If you haven't already heard, Mark Cuban let his voice be heard once more as he spoke to ESPN Dallas and said the D-League is the better option for players coming out of high school as opposed to playing in the NCAA via the one-and-done rule.
For a recap of the article, click here to read Keith Schlosser's summary.
The question becomes, how do you pull a recruit from the enticement of playing for an illustrious college institution in front of thousands of fans, to playing in arenas that draw significantly less? Several ways.
Eliminate the 'one-and-done' system:
NBA Commissioner Adam Silver wants to increase the playing age from 19 to 20 years, thus forcing high school athletes to play at least two years of college basketball instead of done. While this is a step in the right direction to create a more mature player, the NBA could take this a step further and promote the D-League as the better destination by making it an incentive to play in the NBA system out of high school.
The NBA makes an age exemption for those that choose to play in the D-League for a year. Come out of high school and choose to play in the D-League? You may enter the draft at 19 since you have already participated in a pseudo-NBA lifestyle with workouts, film sessions, training camp, traveling and other experiences that aren't available to a college athlete.
Players can still choose to go the NCAA route, which some will, but they will have to wait two years. The obvious incentive to play in the D-League is simple; it's one more year of earning power for a young athlete. If players want to earn an education, they are more than welcome to play collegiate basketball. Under Cuban's suggestion players could still earn an education coming out of high school that the NBA would pay for.
Without having to live by NCAA restrictions, top high school recruits could sign lucrative endorsement deals straight from graduation. It's naive to assume college athletes aren't being paid already, so let's make it official and allow companies to sign these players as soon as they are eligible via the D-League draft. This added exposure to the D-League would also help to increase salaries, of which forced top prospect Pierre Jackson to depart for Turkey in late Feb.. He stated the D-League salary wasn't enough to support his family at home.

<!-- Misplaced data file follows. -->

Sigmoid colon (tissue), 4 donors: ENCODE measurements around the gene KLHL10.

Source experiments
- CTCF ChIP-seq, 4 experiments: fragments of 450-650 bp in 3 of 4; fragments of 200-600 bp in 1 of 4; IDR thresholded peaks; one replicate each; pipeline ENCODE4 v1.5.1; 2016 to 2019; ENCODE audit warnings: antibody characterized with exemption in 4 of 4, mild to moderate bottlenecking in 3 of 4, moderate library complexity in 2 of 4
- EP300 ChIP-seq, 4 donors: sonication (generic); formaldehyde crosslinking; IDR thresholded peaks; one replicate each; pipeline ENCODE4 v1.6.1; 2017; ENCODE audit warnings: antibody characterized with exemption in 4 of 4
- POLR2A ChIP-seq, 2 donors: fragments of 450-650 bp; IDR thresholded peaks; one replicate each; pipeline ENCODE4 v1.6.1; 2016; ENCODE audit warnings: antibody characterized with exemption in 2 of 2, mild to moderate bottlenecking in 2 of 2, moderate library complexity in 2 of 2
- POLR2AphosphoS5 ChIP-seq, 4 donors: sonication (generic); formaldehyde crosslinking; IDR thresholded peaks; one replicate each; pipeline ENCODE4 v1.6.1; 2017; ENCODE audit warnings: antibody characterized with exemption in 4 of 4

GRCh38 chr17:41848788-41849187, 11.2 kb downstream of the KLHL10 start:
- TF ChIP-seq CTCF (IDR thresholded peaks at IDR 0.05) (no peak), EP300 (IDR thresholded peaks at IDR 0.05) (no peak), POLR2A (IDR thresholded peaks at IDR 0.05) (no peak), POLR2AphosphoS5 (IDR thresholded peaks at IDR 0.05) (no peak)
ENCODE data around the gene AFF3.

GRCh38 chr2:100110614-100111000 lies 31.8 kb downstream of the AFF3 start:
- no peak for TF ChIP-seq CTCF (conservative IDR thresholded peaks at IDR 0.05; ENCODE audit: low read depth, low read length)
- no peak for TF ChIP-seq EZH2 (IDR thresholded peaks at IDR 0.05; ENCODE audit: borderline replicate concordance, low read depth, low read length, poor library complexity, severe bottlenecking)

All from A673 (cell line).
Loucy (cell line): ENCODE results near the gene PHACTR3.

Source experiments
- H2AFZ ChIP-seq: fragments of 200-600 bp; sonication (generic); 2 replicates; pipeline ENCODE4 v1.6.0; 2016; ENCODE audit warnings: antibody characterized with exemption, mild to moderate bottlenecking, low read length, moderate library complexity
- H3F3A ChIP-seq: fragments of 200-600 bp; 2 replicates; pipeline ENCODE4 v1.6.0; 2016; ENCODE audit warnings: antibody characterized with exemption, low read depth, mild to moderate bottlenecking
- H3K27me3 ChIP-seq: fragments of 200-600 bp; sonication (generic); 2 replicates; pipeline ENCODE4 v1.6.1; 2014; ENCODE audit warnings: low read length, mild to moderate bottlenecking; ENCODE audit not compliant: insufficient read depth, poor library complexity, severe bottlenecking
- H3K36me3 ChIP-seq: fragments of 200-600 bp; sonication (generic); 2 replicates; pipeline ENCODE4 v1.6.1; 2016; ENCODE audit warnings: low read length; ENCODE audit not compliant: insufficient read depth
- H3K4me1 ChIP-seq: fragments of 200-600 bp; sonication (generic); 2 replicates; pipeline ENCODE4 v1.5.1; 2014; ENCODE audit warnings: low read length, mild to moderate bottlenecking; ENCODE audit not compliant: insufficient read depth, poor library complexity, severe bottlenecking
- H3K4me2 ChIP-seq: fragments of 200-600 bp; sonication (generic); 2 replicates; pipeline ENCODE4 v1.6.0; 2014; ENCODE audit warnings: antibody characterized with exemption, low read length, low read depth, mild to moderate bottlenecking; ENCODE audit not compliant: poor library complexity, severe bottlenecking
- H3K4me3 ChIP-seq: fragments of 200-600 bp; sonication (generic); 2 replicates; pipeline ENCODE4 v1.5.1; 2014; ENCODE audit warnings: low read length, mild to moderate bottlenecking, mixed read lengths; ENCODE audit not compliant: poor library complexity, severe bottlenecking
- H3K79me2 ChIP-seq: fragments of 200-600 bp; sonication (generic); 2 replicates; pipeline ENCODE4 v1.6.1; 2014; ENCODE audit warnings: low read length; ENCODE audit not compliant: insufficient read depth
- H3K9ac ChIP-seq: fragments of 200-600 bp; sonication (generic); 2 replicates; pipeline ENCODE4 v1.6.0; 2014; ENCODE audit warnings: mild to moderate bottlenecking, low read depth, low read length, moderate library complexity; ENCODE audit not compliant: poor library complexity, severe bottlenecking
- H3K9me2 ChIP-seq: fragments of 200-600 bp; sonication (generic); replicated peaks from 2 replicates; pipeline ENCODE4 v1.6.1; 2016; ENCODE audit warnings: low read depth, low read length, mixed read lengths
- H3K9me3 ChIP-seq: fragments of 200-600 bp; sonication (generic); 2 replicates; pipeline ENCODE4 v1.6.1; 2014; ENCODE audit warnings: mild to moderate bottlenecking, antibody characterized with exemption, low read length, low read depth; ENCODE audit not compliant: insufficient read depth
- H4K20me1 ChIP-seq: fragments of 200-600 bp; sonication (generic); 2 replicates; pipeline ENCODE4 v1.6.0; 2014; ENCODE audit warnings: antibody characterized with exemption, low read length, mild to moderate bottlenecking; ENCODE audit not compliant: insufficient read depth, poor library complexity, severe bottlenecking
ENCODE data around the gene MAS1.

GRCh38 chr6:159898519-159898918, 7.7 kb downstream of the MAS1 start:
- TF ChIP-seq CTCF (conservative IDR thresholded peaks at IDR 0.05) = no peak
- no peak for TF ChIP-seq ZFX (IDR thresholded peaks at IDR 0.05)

What the D-League would see is a snowball effect where the money will roll in with top prospects. Salaries should increase in the process so the league isn't embarrassed by the departure of such a high-profile talent.
Promote The D-League as The Best
The D-League contains the next best talent available to challenge players. The NCAA talent pool isn't nearly as deep as the D-League, but with more players exploring the possibility of playing in the D-League, the talent pool will only increase allowing for the league to expand at a much more rapid pace. The ultimate goal for the D-League is true one-to-one affiliation with 30 teams (the D-League is a little more than halfway there with just 17 teams).
If a player wants to play at the highest level, the D-League needs to be considered a serious option. Where else are they going to learn to play in an NBA system against players and teammates that will challenge them physically and mentally on a daily basis?
The most recent example is P.J. Hairston formerly of the North Carolina Tar Heels. Hairston was suspended for the remainder of the season in late Dec. 2013 after an NCAA investigation found him at fault for using rental cars owned by a local booster.
Flash-forward to today, where Hairston is averaging 22.2 points, and 3.9 rebounds in 18 games with the Texas Legends (Mavericks affiliate). Needless to say, Hairston is either maintaining or perhaps increasing his draft stock as he is competing against near top-tier talent in the D-League. Though it's unlikely he'll surpass the likes of Jabari Parker, Andrew Wiggins and Joel Embiid, he is solidifying his ability to contribute in the NBA thanks to the developmental system.
The players can learn to play NBA basketball while still studying local colleges and universities, as suggested by Cuban. There's a lot to be said about promoting the minor-league system but also putting a value on a player's education.
Let's call a spade a spade, the NCAA continues to make money hand over fist at the expense of these players. Yes, they see their payment in the form of a scholarship, but that clearly isn't on the mind of the one-and-done prospects. The players can take back that power from the NCAA governing body and choose to play in the D-League and begin their career the right way.